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What To Expect On The Disney Dream

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Parents love Disney resort vacations because of the endless delights for their kids combined with service, dining and activities aimed at making sure they can relax and have fun, too.

Many parents like cruise vacations for the same reasons. So what could be better than a Disney cruise?

My experience has been that Disney Cruise Line brings all the service, amenities and, of course, magic of the Disney parks to the high seas. And as at the parks, there is plenty of great dining and fun activities to keep both parents and kids happy and entertained.

What To Expect Onboard A Disney Dream Cruise

That Distinct Disney Touch

Our first Disney cruise experience was on the Dream, a 2011 ship that was refurbished in 2015 and sails out of Port Canaveral, Florida (conveniently close to Disney World for a pre- or post-cruise visit).

Words that come to mind in describing the Dream are innovative, creative, tech-savvy, fun and timeless.

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With a passenger capacity of 4,000 people it’s another mass-cruise experience. But the Dream is carefully designed to provide magical encounters throughout the ship.

For example, take time to study the “enchanted art ,” digital paintings that come to life as you study them. If you have an inside cabin, magical portholes will give you an “ocean view.”

As with the Disney resort hotels you’ll find small, subtle brand reminders all over (of course, there are hidden Mickeys to find).

There is a good balance of thoughtful adult spaces and made-for-kids fun, which makes a good option for multi-generation vacations where families need a balance of together time and on-your-own time.

Kids can swim with Mickey Mouse on the Disney Dream

As an example of typical Disney style, young kids are always thrilled to see Mickey and Donald drawn at the bottom of the family pools. Adults will notice the grown-ups-only pool is shaped like a head with mouse ears.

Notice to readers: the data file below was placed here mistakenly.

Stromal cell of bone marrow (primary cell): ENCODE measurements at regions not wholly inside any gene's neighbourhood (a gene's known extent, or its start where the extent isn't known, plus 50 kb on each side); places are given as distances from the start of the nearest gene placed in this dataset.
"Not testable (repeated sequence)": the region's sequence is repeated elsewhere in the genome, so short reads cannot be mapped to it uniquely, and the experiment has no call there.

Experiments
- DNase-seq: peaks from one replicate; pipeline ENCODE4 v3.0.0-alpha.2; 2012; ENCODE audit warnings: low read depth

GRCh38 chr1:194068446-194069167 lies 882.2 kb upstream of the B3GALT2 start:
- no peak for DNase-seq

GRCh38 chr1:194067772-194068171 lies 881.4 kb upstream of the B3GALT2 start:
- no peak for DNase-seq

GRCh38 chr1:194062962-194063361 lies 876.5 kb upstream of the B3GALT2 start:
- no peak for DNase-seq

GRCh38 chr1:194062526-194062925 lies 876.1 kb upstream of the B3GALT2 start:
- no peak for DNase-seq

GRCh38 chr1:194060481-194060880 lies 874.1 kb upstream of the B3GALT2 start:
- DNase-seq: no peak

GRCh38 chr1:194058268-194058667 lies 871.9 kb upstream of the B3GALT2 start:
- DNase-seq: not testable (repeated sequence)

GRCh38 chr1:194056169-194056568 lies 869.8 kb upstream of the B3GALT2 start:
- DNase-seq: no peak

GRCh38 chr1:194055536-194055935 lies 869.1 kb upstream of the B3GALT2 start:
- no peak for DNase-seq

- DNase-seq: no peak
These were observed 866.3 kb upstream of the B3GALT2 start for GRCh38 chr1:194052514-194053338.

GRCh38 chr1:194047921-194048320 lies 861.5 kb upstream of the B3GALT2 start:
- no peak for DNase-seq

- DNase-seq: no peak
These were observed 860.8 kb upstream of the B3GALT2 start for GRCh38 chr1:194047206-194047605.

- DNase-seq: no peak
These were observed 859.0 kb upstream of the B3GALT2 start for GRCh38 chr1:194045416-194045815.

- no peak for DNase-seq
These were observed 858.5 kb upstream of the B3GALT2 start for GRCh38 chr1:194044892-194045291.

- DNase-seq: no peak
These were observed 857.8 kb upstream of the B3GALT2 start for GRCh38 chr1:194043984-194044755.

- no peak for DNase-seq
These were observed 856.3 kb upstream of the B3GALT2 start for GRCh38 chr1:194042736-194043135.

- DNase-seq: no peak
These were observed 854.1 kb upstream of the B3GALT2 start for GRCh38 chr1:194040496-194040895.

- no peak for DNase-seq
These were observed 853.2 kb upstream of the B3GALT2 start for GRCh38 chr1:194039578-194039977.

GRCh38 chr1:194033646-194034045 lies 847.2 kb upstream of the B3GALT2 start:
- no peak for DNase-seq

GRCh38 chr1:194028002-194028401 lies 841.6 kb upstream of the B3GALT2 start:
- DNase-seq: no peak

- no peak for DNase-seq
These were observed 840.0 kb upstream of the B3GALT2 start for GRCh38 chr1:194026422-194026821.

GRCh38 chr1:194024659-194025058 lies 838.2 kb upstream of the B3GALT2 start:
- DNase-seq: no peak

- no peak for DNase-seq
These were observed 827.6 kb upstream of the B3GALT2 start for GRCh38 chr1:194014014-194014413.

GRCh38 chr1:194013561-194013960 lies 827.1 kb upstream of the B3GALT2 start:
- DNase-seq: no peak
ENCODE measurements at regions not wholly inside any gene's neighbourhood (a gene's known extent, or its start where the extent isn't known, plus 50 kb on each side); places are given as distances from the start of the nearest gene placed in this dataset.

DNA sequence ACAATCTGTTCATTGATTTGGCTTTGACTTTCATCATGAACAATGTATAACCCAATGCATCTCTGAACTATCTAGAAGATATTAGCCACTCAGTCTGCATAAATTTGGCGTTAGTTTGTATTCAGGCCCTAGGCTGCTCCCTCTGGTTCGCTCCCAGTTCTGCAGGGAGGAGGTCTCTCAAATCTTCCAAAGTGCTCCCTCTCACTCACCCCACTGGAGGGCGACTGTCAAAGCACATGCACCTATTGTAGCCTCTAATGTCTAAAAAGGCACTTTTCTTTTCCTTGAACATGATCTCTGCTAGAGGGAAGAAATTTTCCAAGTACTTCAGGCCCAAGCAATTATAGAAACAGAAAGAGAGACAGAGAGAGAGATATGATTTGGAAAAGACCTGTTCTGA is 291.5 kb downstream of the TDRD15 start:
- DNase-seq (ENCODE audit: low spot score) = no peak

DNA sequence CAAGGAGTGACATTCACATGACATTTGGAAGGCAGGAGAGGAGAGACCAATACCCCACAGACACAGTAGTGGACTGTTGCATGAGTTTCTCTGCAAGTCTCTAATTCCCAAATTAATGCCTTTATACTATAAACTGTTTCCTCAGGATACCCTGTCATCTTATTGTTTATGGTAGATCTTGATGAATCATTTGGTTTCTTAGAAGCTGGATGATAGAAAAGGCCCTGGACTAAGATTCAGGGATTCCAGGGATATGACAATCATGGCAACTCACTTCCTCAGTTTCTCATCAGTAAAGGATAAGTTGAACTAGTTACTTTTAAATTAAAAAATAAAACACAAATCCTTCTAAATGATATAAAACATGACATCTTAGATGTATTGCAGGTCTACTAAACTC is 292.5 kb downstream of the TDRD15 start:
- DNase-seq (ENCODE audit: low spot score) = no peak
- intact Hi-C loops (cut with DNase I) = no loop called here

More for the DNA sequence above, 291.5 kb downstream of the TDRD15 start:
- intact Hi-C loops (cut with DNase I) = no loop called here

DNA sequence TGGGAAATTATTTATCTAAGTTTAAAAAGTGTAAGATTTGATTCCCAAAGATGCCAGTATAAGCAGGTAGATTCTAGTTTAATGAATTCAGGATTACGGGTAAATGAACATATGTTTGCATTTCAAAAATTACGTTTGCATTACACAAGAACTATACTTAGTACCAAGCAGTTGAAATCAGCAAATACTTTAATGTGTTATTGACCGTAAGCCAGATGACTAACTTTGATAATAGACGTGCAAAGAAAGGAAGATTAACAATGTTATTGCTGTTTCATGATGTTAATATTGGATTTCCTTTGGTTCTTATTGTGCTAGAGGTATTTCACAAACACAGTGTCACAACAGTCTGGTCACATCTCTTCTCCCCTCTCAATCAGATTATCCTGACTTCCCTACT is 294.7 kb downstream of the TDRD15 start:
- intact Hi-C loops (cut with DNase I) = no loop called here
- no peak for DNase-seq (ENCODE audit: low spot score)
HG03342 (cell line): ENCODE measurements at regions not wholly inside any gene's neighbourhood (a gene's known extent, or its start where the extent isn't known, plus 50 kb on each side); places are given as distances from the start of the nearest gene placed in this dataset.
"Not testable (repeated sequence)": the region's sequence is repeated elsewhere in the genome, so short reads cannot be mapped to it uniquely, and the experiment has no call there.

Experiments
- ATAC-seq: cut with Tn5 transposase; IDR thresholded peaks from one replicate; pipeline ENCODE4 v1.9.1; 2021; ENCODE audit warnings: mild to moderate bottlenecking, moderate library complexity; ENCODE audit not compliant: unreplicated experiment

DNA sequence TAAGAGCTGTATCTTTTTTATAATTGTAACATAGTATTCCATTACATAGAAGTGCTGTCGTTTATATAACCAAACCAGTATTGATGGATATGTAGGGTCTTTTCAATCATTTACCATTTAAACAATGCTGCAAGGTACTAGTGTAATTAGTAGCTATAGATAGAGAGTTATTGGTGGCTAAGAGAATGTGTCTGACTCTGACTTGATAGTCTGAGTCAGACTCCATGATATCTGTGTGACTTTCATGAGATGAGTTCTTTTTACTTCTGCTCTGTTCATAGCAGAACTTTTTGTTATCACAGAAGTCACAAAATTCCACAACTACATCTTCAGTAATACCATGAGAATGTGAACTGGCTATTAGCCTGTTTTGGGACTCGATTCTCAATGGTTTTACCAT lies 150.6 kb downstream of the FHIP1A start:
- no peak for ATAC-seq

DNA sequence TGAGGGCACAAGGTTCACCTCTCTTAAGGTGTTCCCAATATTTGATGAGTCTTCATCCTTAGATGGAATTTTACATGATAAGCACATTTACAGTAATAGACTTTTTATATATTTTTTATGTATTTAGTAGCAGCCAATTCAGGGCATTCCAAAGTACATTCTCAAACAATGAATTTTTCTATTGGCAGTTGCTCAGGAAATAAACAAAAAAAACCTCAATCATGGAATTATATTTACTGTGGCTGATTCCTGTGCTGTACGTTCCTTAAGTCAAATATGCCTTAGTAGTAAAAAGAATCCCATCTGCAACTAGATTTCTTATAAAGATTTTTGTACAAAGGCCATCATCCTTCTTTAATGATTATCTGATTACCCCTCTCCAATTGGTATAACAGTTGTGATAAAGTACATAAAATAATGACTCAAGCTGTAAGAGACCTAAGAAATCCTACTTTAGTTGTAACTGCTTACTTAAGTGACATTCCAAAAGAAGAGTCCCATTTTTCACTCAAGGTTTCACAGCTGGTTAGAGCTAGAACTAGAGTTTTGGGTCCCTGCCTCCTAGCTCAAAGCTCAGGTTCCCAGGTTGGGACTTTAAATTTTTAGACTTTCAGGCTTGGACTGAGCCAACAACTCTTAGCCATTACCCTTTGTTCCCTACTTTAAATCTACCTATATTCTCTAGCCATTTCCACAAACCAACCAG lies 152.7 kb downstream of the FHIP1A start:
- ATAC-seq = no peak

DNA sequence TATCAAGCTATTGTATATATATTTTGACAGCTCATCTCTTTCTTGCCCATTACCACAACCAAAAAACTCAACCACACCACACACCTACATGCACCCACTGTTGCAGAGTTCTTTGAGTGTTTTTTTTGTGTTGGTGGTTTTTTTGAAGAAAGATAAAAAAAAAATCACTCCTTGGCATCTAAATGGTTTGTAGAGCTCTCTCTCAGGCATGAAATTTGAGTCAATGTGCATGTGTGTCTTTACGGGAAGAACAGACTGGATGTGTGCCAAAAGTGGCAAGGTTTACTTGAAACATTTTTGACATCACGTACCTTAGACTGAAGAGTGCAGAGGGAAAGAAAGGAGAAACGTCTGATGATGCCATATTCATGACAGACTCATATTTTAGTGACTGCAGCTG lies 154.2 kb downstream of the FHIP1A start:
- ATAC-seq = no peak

Activities for Every Age Group

The Dream offers the current cruise standard things to do: water slides, an arcade, spa, basketball court, fitness center and fabulous Broadway-style live shows.

Of course, it also has some unique offerings like Goofy-inspired mini-golf, themed deck parties with characters and first-run Disney movies. Princess meet-and-greets are as popular at sea as they are on land.

We loved the AquaDuck, Disney’s industry-first water coaster. It offers 765 feet of thrills for kids and adults who go for adrenaline-pumping rides.

For a fun family activity we picked up a packet at Midship Detective Agency and solved a mystery together. It’s the kind of thing 7-to-12YOs really get into.

The Aquaduck is a thrill ride on Disney ships

If you’re concerned you’ll never have the chance to explore those adults-only spaces, don’t worry. The Kids Clubs are as good as you would expect them to be and entice kids to want to spend at least some time in them.

Different parts of the Oceaneer Club and Oceaneer Lab are decorated to resemble Pixie Hollow and Andy’s Room from Toy Story. The 2015 update added a Millennium Falcon room, too.

Tweens have their own space called Edge and teens have something called Vibe, which offer age-appropriate Disney experiences just for them.

Dining on the Dream

Do your kids sit quietly through dinner? Well, mine don’t always do so well. Disney’s dinner entertainment sure helps pass the time while you’re waiting for your meal to be served. That’s a big bonus in my book.

The Animator’s Palate Dining Room is outstanding from service to food to interaction. Your placemat becomes your artist easel and your doodles become a live show at the end of your meal. It’s fun for mom and dad as well as the kiddos.

Elegant desserts with wine to match are part of the dining experience of Remy a Disney Cruise Lines restaurant.

Adults whose kids visit the kids club in the evening can try two premium restaurants just for them: Remy offers a French menu that changes seasonally and requires jackets for men.

Italian-themed Palio is only slight less fancy and doesn’t require a jacket. A night-life “district” has five clubs and lounges (no casino).

Note: Service fees are the most common pricey surprise for first-time cruisers. Disney suggests tipping $12/per guest per day. You can pre-pay online if you like.

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Becky J. Beall is a travel journalist with four Disney-loving children and two grandkiddos who are learning about all things Disney. You can find her fun and frolic at The Travel Voice by Becky.


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